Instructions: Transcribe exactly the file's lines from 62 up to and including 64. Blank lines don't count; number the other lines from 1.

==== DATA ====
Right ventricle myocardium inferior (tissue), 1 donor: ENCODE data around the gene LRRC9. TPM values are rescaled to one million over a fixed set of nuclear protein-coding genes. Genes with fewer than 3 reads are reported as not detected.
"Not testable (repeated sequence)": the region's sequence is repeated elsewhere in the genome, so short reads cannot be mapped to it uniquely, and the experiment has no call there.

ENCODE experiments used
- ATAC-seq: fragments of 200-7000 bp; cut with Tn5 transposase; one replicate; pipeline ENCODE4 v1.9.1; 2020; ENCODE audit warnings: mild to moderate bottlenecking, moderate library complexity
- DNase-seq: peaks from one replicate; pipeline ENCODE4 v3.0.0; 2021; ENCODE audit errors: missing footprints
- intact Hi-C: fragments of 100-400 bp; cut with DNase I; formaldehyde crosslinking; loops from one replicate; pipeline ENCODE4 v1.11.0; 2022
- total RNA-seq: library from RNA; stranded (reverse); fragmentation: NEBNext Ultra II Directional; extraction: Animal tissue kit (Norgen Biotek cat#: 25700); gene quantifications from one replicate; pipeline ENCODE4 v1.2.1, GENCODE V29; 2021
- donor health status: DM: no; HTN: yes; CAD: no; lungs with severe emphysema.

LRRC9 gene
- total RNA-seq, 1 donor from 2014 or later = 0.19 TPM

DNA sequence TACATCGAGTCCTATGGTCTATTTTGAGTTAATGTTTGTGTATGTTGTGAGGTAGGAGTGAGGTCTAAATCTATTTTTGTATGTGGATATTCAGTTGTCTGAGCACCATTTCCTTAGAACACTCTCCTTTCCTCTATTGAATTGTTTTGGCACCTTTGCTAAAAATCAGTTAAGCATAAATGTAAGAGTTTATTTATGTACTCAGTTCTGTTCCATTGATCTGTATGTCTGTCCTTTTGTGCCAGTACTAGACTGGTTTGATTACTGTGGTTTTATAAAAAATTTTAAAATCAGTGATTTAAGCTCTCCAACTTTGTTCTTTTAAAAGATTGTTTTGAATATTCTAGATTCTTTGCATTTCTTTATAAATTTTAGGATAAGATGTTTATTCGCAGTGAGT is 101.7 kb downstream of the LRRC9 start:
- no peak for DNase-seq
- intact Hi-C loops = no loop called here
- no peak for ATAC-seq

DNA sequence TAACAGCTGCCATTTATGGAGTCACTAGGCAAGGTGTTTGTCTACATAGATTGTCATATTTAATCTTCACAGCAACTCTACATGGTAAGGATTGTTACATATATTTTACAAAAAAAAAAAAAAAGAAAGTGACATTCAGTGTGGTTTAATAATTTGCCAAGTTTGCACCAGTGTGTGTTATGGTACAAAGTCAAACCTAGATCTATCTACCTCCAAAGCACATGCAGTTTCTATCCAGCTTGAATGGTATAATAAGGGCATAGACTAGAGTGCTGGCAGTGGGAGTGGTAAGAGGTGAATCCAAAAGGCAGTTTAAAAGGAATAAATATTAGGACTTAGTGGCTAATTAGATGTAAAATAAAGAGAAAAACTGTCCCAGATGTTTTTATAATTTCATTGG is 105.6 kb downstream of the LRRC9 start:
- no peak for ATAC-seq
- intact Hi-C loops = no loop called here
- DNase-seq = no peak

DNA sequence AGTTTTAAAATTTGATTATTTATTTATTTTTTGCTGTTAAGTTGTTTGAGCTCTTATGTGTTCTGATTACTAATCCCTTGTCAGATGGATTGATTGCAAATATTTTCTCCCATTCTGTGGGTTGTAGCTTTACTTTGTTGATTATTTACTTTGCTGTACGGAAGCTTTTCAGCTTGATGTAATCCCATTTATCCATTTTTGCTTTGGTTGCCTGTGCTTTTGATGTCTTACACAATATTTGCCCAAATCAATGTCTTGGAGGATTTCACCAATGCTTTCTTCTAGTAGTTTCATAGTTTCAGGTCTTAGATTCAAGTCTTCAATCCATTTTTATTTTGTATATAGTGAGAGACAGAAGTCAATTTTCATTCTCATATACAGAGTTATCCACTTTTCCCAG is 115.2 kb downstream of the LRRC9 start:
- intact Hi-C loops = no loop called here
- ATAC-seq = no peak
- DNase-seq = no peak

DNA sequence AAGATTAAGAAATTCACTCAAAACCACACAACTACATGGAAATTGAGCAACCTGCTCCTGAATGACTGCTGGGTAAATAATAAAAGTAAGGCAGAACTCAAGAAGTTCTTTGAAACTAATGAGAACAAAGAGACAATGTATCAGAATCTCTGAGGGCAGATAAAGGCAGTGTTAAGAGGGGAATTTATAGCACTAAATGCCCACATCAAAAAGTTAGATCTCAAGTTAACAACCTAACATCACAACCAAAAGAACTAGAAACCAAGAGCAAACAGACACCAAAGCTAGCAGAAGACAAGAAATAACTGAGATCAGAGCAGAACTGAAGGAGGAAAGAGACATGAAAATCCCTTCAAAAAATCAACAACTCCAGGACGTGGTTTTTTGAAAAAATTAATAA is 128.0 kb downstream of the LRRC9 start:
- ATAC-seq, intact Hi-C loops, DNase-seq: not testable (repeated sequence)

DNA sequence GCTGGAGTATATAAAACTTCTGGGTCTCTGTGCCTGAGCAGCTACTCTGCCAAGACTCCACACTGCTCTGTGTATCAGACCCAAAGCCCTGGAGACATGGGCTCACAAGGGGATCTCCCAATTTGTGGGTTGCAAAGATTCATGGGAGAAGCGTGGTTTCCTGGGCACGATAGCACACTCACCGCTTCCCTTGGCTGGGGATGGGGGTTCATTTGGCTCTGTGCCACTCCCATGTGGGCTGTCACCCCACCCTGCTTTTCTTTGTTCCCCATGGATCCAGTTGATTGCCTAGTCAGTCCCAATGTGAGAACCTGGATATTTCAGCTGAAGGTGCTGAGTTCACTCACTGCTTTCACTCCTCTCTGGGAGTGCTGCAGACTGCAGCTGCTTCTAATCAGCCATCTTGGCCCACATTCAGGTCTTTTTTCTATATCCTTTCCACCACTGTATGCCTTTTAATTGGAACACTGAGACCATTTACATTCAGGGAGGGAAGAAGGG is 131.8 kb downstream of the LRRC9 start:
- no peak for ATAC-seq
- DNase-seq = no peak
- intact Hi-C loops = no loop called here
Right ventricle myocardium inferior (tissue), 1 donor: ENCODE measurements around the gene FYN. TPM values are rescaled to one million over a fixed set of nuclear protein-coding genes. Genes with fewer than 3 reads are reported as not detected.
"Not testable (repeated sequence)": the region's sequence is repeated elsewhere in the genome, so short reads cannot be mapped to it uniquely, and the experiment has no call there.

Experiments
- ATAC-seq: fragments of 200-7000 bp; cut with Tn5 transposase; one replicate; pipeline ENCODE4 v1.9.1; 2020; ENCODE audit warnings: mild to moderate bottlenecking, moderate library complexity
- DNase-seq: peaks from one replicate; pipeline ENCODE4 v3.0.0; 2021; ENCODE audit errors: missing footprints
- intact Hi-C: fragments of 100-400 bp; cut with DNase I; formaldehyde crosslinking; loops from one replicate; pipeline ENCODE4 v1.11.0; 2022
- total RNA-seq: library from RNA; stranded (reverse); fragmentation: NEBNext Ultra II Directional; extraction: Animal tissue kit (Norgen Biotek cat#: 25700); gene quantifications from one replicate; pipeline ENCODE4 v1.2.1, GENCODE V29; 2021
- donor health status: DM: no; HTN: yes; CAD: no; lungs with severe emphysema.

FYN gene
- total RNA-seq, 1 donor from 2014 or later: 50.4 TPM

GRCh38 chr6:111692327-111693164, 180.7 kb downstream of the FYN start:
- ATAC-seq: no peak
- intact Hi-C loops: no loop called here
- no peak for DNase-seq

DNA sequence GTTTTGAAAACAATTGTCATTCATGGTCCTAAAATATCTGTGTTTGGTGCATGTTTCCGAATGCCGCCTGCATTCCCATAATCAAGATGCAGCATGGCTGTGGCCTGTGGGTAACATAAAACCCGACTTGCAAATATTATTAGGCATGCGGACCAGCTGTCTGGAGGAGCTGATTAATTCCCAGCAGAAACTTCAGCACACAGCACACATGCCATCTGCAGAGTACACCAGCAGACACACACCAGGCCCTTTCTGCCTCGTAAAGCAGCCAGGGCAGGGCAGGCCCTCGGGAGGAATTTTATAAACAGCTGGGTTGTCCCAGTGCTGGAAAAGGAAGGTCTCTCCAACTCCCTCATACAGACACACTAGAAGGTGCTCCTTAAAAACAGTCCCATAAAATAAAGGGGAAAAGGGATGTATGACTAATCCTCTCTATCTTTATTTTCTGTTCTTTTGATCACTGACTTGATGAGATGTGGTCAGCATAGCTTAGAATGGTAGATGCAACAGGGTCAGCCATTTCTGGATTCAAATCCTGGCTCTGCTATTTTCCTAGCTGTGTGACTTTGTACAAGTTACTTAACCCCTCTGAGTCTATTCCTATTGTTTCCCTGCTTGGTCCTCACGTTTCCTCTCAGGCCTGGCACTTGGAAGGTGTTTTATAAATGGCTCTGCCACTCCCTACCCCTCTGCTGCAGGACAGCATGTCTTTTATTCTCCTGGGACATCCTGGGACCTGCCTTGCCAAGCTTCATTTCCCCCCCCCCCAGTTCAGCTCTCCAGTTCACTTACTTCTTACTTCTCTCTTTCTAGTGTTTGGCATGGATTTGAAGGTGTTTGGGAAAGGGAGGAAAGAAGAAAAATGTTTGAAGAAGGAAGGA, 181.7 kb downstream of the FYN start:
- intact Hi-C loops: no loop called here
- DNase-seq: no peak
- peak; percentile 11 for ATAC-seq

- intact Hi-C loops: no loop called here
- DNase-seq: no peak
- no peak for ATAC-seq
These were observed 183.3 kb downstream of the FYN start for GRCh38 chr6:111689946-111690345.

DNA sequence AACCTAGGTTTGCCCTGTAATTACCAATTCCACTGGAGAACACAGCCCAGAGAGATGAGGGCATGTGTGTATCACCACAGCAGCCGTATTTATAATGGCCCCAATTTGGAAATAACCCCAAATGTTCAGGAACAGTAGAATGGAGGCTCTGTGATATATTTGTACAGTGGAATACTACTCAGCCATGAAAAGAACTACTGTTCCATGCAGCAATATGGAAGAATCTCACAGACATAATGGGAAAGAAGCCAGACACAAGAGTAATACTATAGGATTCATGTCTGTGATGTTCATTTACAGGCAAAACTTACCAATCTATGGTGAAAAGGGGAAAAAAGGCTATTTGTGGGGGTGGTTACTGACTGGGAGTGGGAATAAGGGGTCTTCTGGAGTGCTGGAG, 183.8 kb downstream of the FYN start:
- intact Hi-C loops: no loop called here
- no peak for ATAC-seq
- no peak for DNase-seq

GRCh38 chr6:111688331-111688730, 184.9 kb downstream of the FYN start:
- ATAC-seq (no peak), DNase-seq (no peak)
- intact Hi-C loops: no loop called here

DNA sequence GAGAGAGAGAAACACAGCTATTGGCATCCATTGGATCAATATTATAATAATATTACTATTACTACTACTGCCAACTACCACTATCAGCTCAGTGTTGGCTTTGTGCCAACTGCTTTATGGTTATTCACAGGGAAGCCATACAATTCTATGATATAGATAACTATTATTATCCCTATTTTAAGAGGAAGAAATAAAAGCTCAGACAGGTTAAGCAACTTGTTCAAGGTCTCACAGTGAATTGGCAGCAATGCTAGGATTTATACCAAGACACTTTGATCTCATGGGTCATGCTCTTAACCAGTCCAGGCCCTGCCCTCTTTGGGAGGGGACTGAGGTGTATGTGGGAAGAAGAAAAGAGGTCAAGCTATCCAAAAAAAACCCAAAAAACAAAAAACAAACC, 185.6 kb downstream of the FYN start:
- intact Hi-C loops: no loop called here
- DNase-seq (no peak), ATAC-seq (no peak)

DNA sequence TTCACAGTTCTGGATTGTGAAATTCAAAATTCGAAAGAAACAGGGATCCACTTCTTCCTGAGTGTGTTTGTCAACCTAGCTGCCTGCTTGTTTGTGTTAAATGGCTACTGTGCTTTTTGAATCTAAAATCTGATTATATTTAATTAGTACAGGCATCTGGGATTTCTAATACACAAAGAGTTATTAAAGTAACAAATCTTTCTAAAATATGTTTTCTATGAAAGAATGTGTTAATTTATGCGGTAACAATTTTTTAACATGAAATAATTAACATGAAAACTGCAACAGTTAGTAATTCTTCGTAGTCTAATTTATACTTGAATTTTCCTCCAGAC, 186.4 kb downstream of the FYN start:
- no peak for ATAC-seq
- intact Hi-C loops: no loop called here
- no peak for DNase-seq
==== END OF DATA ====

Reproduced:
- no peak for ATAC-seq
- intact Hi-C loops: no loop called here
- no peak for DNase-seq